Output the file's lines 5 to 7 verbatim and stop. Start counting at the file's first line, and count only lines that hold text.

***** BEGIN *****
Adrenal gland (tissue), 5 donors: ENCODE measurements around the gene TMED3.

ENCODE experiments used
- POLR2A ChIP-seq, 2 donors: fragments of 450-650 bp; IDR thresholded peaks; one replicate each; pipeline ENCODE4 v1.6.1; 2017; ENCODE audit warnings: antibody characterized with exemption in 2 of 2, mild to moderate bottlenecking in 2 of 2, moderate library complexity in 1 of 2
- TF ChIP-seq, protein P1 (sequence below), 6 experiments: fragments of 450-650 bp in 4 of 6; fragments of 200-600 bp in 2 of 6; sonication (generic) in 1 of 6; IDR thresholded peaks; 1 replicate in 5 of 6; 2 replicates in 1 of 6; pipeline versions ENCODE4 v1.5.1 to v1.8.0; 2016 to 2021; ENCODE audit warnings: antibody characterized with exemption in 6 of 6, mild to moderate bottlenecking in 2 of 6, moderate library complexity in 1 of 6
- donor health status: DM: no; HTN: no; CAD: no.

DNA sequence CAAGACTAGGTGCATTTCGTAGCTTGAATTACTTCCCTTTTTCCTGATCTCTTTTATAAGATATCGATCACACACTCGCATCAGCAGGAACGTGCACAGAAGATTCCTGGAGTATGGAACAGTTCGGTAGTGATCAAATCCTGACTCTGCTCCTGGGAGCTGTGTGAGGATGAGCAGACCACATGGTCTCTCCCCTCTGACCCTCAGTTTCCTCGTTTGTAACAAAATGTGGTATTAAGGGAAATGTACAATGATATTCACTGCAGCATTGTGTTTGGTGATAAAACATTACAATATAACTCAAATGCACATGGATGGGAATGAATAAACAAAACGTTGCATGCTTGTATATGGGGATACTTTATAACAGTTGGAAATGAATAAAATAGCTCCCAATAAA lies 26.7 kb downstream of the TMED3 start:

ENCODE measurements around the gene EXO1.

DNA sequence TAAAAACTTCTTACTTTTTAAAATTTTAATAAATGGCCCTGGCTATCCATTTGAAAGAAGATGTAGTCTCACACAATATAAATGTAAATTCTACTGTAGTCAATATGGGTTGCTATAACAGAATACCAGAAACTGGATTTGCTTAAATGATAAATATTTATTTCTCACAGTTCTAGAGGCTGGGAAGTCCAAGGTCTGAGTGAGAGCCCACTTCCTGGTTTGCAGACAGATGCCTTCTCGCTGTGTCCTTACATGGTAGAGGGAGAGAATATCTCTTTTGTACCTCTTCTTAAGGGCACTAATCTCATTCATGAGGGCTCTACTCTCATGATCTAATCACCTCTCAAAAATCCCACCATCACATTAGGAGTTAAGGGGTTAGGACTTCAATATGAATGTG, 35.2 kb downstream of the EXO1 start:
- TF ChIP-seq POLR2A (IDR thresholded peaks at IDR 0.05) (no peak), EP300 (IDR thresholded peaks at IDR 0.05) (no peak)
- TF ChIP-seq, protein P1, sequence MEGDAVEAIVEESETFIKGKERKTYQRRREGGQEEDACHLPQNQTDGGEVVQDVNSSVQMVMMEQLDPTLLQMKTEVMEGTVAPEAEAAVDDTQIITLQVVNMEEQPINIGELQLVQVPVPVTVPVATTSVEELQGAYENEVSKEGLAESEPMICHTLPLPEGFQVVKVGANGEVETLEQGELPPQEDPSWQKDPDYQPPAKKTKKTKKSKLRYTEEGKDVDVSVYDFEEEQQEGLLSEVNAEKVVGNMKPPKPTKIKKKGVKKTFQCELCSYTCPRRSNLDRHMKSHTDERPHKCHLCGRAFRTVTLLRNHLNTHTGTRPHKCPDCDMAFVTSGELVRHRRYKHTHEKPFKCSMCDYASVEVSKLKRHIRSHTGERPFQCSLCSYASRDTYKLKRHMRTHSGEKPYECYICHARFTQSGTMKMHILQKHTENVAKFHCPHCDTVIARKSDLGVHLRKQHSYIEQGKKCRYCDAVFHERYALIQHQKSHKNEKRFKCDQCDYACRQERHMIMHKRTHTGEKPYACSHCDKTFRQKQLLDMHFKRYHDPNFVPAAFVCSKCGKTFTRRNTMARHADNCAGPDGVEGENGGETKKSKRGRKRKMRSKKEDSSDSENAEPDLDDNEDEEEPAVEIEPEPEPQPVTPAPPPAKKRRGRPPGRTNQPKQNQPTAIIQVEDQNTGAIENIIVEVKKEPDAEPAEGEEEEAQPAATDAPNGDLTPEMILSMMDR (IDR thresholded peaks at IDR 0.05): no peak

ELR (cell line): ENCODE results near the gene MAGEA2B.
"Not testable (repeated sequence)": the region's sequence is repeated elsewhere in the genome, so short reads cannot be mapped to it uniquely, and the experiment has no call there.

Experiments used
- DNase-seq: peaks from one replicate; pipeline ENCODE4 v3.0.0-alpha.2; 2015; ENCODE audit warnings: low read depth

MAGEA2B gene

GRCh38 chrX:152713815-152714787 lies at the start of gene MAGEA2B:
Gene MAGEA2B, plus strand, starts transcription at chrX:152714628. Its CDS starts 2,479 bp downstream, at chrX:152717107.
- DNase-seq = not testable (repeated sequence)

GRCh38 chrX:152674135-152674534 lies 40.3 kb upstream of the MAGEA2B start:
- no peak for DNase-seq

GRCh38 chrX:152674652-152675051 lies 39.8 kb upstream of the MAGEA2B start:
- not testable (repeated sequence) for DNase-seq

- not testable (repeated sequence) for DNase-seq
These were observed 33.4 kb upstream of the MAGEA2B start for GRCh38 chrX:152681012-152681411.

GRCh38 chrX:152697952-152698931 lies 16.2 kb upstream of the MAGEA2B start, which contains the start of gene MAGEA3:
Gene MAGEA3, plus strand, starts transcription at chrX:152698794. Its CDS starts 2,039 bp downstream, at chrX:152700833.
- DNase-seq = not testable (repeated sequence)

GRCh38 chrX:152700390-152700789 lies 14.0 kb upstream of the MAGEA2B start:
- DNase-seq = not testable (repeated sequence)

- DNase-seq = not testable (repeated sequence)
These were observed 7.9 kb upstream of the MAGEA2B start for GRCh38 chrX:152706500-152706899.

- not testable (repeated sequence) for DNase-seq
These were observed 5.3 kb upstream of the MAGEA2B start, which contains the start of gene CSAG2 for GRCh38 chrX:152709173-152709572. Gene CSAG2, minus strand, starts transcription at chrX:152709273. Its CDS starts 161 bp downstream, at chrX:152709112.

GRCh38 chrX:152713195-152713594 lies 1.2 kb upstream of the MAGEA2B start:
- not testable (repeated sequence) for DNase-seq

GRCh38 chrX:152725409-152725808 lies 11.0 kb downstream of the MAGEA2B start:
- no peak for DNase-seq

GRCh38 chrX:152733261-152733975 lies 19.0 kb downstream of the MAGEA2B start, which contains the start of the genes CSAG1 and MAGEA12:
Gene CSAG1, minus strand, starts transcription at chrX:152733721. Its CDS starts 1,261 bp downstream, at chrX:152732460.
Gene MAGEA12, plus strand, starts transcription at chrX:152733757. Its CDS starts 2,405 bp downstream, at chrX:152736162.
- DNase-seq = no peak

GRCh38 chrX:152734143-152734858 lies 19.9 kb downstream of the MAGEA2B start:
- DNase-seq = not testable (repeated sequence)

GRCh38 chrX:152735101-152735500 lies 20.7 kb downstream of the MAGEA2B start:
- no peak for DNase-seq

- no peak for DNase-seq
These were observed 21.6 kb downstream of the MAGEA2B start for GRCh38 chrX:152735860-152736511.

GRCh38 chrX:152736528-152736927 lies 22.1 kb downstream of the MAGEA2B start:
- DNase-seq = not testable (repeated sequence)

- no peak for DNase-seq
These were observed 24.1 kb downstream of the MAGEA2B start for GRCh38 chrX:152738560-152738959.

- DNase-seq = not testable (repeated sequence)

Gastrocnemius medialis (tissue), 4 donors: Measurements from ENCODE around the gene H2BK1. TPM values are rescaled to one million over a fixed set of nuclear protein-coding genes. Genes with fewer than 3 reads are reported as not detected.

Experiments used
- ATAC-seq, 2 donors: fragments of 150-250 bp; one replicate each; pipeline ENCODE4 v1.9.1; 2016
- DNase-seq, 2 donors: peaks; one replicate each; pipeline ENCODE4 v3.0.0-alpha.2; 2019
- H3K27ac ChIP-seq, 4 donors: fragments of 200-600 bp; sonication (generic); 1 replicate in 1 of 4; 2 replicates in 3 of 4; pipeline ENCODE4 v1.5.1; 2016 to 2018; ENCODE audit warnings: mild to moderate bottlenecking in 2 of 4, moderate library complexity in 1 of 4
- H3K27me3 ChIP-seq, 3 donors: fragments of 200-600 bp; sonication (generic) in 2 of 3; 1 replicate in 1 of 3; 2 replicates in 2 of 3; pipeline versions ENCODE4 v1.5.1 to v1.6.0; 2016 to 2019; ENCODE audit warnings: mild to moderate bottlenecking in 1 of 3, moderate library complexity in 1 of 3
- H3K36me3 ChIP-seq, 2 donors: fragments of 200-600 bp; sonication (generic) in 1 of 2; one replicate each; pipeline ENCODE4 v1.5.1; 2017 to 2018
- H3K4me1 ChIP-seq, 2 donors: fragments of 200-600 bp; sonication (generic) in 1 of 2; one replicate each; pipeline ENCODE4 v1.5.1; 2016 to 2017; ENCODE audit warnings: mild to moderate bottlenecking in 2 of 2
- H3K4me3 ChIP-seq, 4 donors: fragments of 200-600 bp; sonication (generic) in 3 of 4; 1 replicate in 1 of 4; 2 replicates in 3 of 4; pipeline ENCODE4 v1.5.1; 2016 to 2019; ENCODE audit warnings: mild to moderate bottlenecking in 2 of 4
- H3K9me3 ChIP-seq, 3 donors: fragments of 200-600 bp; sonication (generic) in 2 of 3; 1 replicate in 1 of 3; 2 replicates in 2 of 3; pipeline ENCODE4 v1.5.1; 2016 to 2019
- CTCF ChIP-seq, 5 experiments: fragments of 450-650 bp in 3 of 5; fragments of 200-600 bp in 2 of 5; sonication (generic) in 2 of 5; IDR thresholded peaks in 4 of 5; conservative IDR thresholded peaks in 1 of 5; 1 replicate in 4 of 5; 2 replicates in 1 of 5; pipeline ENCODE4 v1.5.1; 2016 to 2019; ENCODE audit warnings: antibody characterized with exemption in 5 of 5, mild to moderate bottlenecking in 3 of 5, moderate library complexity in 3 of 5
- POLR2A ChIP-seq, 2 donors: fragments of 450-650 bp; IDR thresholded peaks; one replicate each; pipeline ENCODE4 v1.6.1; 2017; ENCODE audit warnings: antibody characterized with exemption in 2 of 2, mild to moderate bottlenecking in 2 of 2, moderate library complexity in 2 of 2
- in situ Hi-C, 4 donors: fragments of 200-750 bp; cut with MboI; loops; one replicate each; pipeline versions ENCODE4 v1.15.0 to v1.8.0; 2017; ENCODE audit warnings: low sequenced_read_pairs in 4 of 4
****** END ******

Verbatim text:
- donor health status: DM: no; HTN: no; CAD: no.

DNA sequence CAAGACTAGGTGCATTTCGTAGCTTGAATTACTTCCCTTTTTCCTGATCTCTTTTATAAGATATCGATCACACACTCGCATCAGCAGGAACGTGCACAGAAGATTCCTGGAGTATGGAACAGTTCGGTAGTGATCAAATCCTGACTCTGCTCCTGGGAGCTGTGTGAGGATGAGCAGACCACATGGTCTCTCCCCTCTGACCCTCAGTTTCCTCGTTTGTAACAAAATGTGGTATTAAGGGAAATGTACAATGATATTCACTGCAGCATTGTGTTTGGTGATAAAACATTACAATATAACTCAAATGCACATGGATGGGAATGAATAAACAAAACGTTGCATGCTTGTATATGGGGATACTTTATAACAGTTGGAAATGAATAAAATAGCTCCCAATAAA lies 26.7 kb downstream of the TMED3 start:

ENCODE measurements around the gene EXO1.